The original dataset presented by us in 2005 (ref. ) came from a field of about 5 by 10 arcminutes with ~8 hours per pixel of integration during the in-orbit-calibration (IOC) of the Telescope and covering four channels from 3.5 to 8 micrometers. We used the individual exposures and assembled them into the final images correcting for the detector variability with time (basically using detector parameters at the time of the observation). In the assembled image we removed the intervening galaxies down to fairly low fluxes, but in a way that allowed us to robustly compute the clustering properties of the remaining diffuse light. All the steps in the measurement were verified with detailed numerical simulations – a necessary step in any such analysis. We then measured the contributions from the zodiacal light produced by dust in the Solar System (it is time-varying as the Earth moves in its orbit and we used some other data observed at times separated by ~ six months) and Galactic dust. Both of these were shown to be small except for a possible pollution of the measured signal by Galactic dust in the 8 micrometer channel. What we were left with was the signal that was significantly larger than that from the remaining galaxies. It also had to originate in sources fainter (statistically more distant) than the remaining ordinary galaxies, suggesting its likely origin in the first stars (see independent overview of these results in ref. ).
But that was only one field and to definitively demonstrate the cosmological origin of the measured signal, we had to show that it is isotropic on the sky. As the Spitzer telescope continued its operations, more and deeper datasets became available. One such dataset was obtained in the course of one of its observing programs and it covered four additional directions on the sky each of which was also integrated for a significantly longer time (~25 hours) than the IOC field. The analysis [13,14] of the new dataset confirmed our original measurements, but also made significant advances and the new data allowed a more definitive interpretation in terms of the nature of the populations producing these fluctuations (an independent overview of these results in given in ref ). The additional directions have confirmed that the signal is the same in all five directions and thus is almost certainly cosmological. The longer integration allowed us to eliminate the intervening galaxies down to still fainter limits than in the IOC field and to better isolate the remaining contribution on the intermediate scales. Finally, each of the new fields has been observed at two epochs ~ six months apart and this allowed us to further rule out any significant zodiacal light contribution to the signal.
What does the measured signal tell us? What we measured is the angular spectrum of CIB fluctuations produced by populations below the flux threshold we reached for the data. The signal has two parts: 1) small scales are dominated by the shot-noise (white noise like what you see on an empty screen of an old TV set) produced by the remaining sources occasionally entering the beam, and 2) the large scale part is produced by clustering of the emitters and reflects the primordial density field out of which these emitters formed. The measurement suggests that the signal is produced by populations that have a fairly prominent clustering component, but only at most a small level of the shot noise. The clustering component is of most interest cosmologically as it reflects the light emitted by the distant sources. The net flux associated with these emissions can then be estimated assuming the density field of the concordance cosmological model. It turns out to be significant, although is probably below the levels claimed in the various earlier CIB excess studies. But it is the shot noise component that now enabled us to pin the nature of these sources more firmly: the low levels of the shot noise suggest that the signal is produced by the populations which are individually very faint and are thus likely located within the first billion years of the Universe’s evolution. This is where one expects to find the first stars. The spectral energy distribution of the fluctuations is flat to slowly rising with increasing wavelength, which again is a signature of the emissions from the first luminous objects. Furthermore, these sources had to radiate at much higher luminosities per unit mass than the present-day stars in order produce the required CIB in the cosmic time available.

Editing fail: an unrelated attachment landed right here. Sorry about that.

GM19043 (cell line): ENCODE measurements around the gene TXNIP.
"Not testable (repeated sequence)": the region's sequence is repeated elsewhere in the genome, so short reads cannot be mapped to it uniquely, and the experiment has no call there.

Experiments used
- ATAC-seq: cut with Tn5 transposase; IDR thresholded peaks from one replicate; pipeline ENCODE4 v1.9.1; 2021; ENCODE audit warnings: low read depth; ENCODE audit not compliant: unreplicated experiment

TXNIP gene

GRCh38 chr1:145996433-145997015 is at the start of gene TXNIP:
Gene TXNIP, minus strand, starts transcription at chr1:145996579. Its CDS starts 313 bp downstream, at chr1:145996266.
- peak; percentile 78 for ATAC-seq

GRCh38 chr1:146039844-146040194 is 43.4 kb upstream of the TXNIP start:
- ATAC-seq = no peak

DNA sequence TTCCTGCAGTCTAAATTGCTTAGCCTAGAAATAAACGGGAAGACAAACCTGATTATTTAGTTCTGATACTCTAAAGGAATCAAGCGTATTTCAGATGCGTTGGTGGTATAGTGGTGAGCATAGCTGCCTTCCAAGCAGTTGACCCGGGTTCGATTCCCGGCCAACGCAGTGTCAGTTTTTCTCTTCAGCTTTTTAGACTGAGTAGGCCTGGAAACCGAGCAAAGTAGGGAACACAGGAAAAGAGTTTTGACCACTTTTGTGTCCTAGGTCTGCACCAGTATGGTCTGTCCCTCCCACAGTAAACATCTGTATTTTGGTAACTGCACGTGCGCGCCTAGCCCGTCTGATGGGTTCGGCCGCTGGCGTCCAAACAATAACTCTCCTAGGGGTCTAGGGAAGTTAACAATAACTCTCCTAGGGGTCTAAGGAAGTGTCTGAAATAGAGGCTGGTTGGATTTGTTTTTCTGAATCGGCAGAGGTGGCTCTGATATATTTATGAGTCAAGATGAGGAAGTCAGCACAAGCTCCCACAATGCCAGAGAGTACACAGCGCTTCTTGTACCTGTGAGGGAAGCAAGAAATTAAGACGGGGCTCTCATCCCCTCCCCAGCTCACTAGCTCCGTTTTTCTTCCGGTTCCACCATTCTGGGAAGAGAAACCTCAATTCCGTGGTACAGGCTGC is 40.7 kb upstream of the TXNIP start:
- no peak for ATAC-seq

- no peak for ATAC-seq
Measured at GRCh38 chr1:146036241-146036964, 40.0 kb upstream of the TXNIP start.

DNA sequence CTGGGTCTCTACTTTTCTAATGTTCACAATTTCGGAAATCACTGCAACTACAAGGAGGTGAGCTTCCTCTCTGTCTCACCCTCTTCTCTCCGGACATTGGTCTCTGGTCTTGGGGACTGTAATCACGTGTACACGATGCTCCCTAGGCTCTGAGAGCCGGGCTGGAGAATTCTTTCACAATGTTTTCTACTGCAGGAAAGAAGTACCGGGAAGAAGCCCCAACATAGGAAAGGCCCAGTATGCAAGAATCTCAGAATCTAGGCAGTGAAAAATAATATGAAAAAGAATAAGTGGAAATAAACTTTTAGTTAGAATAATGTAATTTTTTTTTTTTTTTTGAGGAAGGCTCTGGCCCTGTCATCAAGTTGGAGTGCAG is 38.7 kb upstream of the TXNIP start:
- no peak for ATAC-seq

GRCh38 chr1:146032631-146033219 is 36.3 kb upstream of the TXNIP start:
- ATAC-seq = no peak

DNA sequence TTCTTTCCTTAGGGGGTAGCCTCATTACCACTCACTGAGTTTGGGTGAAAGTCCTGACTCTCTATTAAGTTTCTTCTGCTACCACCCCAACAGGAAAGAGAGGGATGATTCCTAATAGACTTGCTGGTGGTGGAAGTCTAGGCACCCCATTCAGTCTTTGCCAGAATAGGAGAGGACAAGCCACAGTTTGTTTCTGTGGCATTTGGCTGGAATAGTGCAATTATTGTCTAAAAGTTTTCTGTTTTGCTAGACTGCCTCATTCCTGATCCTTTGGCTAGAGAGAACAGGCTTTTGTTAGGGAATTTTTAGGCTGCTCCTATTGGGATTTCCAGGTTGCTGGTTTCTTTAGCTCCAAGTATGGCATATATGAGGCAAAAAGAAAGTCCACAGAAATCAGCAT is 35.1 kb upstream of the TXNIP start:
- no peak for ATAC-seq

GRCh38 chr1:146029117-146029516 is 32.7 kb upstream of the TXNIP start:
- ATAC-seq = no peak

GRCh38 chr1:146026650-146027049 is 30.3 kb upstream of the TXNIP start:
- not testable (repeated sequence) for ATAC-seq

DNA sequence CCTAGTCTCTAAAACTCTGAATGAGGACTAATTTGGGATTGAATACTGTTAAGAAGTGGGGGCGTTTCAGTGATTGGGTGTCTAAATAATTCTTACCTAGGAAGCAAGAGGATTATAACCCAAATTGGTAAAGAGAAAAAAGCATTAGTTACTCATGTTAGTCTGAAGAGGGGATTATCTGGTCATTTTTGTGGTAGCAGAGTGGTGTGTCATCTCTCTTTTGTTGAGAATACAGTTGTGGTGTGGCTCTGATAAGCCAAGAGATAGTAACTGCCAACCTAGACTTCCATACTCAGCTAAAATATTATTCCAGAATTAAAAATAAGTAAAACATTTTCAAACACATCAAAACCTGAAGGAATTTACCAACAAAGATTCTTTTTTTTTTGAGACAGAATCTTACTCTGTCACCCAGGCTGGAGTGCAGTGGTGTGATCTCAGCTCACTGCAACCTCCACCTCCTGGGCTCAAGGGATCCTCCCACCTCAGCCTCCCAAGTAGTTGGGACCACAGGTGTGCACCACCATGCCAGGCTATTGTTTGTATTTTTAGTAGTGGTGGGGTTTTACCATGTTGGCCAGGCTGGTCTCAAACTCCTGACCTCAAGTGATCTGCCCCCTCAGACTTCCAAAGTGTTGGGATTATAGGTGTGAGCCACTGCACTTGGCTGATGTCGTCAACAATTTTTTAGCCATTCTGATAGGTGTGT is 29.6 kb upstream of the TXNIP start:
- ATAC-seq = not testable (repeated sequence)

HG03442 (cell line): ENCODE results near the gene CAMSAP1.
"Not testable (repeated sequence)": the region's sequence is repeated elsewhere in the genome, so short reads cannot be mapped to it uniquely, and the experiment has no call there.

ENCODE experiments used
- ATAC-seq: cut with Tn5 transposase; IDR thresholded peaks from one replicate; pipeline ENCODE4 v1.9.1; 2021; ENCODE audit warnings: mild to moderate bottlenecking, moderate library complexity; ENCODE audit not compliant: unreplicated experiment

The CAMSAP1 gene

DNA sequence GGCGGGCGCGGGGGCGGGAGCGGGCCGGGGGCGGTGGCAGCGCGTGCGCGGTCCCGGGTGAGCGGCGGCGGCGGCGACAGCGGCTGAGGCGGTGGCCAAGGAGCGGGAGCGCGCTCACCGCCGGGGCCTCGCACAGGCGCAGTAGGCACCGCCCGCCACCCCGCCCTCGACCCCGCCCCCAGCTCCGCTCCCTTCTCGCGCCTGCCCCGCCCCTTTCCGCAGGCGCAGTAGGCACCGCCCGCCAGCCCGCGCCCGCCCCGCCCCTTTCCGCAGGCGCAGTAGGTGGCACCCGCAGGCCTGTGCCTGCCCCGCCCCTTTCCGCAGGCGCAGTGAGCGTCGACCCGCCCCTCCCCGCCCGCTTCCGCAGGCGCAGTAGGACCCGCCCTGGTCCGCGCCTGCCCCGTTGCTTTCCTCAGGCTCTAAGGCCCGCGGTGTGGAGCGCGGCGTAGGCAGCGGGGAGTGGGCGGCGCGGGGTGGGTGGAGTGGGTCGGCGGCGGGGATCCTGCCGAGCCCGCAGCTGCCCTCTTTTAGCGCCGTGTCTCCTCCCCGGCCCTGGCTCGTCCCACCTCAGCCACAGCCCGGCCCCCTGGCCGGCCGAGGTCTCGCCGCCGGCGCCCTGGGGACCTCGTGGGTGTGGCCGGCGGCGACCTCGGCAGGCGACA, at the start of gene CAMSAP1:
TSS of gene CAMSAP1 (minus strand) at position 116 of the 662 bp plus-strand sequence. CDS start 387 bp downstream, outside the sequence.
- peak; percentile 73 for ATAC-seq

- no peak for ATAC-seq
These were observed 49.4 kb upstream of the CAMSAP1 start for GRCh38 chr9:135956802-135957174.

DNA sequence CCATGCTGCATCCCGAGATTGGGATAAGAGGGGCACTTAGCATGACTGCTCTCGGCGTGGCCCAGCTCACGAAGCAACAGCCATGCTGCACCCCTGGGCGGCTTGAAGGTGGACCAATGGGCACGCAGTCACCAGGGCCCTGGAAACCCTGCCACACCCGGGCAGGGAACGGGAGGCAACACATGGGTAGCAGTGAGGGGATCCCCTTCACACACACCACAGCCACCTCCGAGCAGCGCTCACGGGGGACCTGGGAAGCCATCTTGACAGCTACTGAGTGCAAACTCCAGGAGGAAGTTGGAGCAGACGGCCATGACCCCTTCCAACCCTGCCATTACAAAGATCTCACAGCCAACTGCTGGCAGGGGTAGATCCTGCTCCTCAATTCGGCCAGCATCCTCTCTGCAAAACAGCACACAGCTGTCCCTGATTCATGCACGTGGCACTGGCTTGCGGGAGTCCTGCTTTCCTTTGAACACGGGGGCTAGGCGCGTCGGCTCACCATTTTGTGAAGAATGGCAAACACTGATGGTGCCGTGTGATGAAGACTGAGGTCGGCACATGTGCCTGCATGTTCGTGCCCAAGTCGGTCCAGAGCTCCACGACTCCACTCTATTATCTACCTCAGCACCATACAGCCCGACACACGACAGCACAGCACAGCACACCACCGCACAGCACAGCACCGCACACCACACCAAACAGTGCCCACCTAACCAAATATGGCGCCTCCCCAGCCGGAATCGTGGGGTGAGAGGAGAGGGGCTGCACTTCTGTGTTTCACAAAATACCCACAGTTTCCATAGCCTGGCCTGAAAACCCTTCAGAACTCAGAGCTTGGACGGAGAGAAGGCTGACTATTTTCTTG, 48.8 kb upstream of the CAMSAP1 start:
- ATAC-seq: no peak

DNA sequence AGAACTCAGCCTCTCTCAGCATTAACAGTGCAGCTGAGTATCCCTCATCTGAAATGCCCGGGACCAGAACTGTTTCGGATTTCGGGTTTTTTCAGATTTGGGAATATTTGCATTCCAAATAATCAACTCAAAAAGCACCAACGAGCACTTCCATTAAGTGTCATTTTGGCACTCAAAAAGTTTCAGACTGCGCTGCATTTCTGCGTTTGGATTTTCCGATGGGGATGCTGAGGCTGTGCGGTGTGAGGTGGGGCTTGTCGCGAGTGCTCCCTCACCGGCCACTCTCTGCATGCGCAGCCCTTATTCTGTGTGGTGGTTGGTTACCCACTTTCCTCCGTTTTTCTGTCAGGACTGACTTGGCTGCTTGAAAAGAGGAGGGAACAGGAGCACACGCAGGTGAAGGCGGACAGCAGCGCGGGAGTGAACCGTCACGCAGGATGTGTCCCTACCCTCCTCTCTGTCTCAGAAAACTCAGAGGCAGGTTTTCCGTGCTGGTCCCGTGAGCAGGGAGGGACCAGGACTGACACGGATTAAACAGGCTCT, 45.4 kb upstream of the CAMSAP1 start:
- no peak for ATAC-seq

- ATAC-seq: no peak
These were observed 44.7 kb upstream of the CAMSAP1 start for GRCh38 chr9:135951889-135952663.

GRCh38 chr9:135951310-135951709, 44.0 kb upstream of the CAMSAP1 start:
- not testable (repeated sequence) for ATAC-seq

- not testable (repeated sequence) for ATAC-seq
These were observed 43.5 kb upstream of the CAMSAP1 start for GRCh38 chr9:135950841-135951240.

What we cannot say, however, is whether these emissions were produced by stars or accreting black holes. These two kinds of astrophysical objects release their energies via completely different mechanisms: in stars the luminosity is produced by nuclear fusion, while in accreting black holes it is produced by viscous dissipation processes in the accretion disk around the central black hole. Data such as what we used in these studies cannot really discriminate between the two mechanisms, so we cannot determine which type of objects were responsible for the emissions at these early times. To make such a determination one would need high resolution spectral measurements, which are not feasible with the present day instruments.
Additional information, images and original articles can be obtained from http://www.kashlinsky.info